For one bedroom (or if you live in shared accommodation), you could get up to £260.64 a week. With two bedrooms, it increases so you could get up to £302.33 per week. For 3 bedrooms the entitlement goes up to £354.46 a week, and then up to £417.02 for 4 bedrooms. Depending on your location and income, your Housing Benefit could be anywhere from 0 up to these amounts.

You should contact your local council if you privately rent a different type of home. This includes houseboats, caravans, hostels, boarding homes (where rent is inclusive of meals), and properties protected by the Rent Act. Ignore these limits if you have been claiming Housing Benefit since earlier than 7th April 2008. They only apply if you change address or have a break in the claim.

The council will pay your Housing Benefit directly into your bank account or building society account. You are then responsible for paying your rent to your private landlord. Call 0843 178 4235 for help if there is a problem with your Housing Benefit payment. You should also call to report any changes in circumstances which could affect the amount of Housing Benefit you get.


Could You Be Entitled to More Benefits?

Could You Be Entitled to More Benefits?

The Resolution Foundation think tank reports that an estimated 300,000 British people could be entitled to benefits which they aren’t claiming. These people either don’t have jobs or have very low incomes, so they could be receiving support from the government.

The Forgotten Unemployed

Only 800,000 out of 1.5 million unemployed adults in Britain are claiming benefits. Many of those remaining aren’t eligible to claim benefits because a partner or parent supports them financially. But what about the rest out of those 700,000 unemployed Britons? They are missing out on benefits payments which could help to ease their financial struggles.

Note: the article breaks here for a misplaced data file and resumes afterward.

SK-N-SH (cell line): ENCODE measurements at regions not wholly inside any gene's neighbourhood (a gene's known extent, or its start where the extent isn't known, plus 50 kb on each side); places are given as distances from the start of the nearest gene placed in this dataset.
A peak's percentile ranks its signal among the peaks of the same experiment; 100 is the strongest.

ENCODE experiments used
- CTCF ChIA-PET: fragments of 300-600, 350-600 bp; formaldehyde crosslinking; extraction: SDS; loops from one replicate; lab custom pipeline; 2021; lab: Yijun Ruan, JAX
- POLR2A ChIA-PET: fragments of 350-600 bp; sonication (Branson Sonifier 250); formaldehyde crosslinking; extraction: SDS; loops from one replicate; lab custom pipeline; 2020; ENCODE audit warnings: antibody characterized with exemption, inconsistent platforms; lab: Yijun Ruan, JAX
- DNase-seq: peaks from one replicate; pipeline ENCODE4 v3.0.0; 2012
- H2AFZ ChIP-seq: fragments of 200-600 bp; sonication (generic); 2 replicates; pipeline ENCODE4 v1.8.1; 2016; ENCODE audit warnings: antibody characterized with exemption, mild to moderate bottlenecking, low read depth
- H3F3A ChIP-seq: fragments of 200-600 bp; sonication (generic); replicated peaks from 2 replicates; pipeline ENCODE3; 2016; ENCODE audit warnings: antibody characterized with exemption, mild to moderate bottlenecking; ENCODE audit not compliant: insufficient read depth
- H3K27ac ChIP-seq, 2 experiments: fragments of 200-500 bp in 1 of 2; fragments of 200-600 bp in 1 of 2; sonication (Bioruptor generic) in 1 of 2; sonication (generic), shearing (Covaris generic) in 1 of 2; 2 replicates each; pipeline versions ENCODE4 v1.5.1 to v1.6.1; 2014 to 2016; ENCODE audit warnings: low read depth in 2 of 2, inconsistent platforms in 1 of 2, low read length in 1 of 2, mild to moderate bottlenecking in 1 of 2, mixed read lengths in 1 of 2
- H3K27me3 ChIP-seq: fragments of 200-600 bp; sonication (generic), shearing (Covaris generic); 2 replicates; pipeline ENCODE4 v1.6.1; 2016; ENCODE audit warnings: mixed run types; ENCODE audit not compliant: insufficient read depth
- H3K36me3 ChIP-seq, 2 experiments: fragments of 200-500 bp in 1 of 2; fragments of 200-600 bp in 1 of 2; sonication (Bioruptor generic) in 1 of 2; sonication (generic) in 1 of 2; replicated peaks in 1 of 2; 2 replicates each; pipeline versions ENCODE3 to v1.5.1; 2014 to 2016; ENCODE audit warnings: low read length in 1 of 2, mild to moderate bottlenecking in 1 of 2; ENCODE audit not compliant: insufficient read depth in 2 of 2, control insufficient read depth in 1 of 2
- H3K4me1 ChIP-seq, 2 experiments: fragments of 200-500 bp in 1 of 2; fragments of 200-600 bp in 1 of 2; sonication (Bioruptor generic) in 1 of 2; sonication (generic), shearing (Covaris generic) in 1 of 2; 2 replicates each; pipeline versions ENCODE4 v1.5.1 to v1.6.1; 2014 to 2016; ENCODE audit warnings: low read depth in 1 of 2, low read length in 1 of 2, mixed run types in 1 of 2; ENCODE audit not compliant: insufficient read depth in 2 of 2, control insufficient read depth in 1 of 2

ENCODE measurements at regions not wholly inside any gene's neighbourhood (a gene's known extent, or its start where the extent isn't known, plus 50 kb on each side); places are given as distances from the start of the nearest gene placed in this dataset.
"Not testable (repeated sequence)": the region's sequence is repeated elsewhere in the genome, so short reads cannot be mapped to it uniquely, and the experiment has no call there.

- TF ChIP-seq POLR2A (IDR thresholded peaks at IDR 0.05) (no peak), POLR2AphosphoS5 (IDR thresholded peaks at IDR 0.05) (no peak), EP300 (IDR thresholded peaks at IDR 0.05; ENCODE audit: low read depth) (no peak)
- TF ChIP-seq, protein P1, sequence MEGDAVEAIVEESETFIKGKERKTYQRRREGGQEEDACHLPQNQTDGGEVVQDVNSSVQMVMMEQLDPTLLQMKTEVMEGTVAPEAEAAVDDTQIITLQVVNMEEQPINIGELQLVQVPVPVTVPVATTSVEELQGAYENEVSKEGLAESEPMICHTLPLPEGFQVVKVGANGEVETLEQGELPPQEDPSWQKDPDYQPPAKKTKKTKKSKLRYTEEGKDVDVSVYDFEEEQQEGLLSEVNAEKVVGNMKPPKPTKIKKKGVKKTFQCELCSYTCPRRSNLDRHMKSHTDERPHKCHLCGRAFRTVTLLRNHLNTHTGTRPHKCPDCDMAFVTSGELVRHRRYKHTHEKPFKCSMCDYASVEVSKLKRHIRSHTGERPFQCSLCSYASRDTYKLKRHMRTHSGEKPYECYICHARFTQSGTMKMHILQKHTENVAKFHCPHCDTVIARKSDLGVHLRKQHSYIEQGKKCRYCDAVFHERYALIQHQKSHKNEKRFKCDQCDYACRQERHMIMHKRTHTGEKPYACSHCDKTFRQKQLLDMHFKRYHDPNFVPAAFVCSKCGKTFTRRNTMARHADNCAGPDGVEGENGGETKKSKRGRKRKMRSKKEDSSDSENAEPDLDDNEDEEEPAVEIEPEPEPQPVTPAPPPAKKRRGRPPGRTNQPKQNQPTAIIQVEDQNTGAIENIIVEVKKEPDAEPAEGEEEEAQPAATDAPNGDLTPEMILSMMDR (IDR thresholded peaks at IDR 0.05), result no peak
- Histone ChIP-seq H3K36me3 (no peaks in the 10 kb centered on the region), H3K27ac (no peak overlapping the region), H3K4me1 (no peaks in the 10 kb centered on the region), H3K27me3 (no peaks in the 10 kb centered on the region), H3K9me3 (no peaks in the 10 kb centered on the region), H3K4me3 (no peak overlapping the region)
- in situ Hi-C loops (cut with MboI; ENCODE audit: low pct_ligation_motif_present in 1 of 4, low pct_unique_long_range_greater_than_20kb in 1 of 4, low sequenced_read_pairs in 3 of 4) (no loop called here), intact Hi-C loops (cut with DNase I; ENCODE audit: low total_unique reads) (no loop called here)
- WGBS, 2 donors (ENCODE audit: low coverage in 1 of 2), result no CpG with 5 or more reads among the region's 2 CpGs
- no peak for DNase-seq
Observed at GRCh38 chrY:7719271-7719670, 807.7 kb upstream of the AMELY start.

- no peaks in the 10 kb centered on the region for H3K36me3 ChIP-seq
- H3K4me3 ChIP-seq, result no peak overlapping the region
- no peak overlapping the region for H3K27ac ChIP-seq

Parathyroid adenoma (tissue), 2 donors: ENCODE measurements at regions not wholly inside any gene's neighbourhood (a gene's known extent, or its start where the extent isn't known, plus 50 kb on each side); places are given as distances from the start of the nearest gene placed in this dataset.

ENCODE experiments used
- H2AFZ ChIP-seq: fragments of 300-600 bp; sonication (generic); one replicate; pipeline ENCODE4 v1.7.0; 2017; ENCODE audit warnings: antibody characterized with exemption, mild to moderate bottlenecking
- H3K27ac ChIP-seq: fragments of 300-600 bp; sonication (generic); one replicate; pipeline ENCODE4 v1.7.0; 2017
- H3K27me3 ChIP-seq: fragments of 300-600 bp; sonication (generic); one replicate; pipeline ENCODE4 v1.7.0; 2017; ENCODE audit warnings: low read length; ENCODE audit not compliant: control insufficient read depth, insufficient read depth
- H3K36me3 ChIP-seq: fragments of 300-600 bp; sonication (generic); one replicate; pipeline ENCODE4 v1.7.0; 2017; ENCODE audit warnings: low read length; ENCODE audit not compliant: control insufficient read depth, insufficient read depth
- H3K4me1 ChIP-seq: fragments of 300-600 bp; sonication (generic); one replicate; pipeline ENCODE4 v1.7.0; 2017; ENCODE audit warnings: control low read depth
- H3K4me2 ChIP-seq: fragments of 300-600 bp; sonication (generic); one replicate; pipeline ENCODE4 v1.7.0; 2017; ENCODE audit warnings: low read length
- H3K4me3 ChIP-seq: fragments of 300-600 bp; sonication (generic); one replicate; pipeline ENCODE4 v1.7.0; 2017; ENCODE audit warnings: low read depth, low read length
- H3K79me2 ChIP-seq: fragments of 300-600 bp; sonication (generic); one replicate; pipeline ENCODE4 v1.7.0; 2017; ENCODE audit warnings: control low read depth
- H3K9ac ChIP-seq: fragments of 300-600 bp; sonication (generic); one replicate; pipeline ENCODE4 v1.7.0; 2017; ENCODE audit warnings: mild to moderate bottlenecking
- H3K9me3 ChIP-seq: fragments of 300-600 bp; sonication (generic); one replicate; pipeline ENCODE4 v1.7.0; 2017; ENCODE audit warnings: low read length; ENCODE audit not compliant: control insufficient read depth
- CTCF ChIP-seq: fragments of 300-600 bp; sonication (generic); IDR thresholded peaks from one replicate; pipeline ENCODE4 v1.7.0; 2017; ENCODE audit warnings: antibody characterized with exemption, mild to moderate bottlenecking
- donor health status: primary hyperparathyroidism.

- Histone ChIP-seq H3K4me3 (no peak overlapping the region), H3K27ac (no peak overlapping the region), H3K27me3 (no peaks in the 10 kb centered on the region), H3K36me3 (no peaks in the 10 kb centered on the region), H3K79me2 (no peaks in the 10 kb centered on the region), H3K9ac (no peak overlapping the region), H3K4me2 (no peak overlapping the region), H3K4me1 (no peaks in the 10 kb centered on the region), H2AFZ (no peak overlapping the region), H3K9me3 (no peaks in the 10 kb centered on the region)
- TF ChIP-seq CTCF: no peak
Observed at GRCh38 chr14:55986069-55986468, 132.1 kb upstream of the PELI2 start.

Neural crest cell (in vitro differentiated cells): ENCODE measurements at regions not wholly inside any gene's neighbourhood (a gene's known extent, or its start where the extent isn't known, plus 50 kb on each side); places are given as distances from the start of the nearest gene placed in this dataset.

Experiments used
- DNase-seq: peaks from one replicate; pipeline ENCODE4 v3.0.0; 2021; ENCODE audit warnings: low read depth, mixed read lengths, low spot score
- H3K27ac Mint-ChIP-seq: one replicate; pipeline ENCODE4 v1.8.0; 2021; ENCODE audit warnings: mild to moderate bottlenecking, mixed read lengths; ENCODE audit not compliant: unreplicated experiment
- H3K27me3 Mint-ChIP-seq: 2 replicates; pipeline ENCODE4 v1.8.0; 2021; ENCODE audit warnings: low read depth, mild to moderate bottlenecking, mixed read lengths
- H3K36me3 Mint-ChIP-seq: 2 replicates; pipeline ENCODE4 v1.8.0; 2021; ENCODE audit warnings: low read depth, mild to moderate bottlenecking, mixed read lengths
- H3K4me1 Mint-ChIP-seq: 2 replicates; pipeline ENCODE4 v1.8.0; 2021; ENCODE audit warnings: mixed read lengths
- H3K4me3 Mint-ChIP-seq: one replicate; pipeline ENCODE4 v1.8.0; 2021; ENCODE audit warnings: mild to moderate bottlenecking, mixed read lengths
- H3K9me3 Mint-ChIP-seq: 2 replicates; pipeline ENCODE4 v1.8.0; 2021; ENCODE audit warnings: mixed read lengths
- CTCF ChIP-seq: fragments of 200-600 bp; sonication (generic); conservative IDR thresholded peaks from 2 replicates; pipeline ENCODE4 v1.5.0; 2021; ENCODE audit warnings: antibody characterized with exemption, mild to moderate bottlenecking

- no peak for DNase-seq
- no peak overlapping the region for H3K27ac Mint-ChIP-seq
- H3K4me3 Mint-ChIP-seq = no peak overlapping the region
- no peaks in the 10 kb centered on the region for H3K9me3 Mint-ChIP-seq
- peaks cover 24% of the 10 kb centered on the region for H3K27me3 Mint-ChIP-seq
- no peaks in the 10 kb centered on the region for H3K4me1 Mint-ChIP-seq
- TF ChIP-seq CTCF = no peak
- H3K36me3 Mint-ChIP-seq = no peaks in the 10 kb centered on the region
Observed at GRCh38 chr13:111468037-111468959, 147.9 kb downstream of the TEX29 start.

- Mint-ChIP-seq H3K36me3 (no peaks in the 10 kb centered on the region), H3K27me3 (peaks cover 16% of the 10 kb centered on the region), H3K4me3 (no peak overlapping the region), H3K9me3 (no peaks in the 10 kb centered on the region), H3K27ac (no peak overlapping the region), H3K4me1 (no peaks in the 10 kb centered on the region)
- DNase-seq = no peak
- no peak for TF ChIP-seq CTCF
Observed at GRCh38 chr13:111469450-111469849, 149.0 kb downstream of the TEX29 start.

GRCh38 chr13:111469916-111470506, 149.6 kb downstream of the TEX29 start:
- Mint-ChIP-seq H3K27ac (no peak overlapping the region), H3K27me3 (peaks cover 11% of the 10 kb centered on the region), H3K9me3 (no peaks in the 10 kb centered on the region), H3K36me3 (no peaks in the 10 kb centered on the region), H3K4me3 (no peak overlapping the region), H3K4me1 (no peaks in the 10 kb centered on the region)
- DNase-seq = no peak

These “forgotten” people are mainly 55 to 64 years old and mostly women. Younger men also make up the group of people who are “falling through the cracks” with no benefits support. If they claimed benefits, they could get around £70 a week to help them. This leaves £21.9 million in potential benefit payments unclaimed every week.

Challenge Entitlement Decisions

Despite this unclaimed benefits money, the DWP still makes unnecessary strict payment cuts. Appeals found that a large proportion of Work Capability Assessment judgements denying payments to people with disabilities were incorrect. The DWP has a target to uphold 80% of benefits decisions, so overturning a wrong decision can be difficult.

If the Job Centre has cut your benefits payments and misrepresented your circumstances, you should contact them to find out how you can appeal. Use the appropriate benefits helpline number from the list of useful numbers on the right side of this page. If you need a Welfare Rights Adviser to help with your case, contact Citizens Advice.

Make More Benefits Claims

Even with the benefits cap, you might still be entitled to more benefits than you currently receive. There are some benefits you can’t claim at the same time. Often, you can still receive things like housing and child benefits even if you’re already claiming an employment support benefit.

Some people may not be claiming benefits because they don’t think their situation is long-term or desperate enough. Contact the Job Centre or Citizens Advice to find out if you’re eligible for anything. If you are, then go ahead and claim these benefit payments.

There’s no shame in accepting the financial help available. The government should help all of its citizens, and not deny people who need support or overlook unemployed people. If you’re one of the people who is struggling to find work, get in touch with your local Job Centre. Aside from topping up your income, they can help you with job-searching resources and support agencies.

Continued Benefits Freeze Could Push Half a Million People Into Poverty

Continued Benefits Freeze Could Push Half a Million People Into Poverty

Following just twenty minutes after last month’s Royal Wedding announcement was a much grimmer statement. Despite calls to scrap the plan, the four-year benefits freeze announced in summer 2015 will definitely continue until 2019.

The benefits freeze affects child benefit, Jobseeker’s Allowance, Universal Credit, Employment and Support Allowance, Income Support, and tax credits. It doesn’t apply to some disability benefits, pensions, and maternity or sick pay.

What is the Benefits Freeze?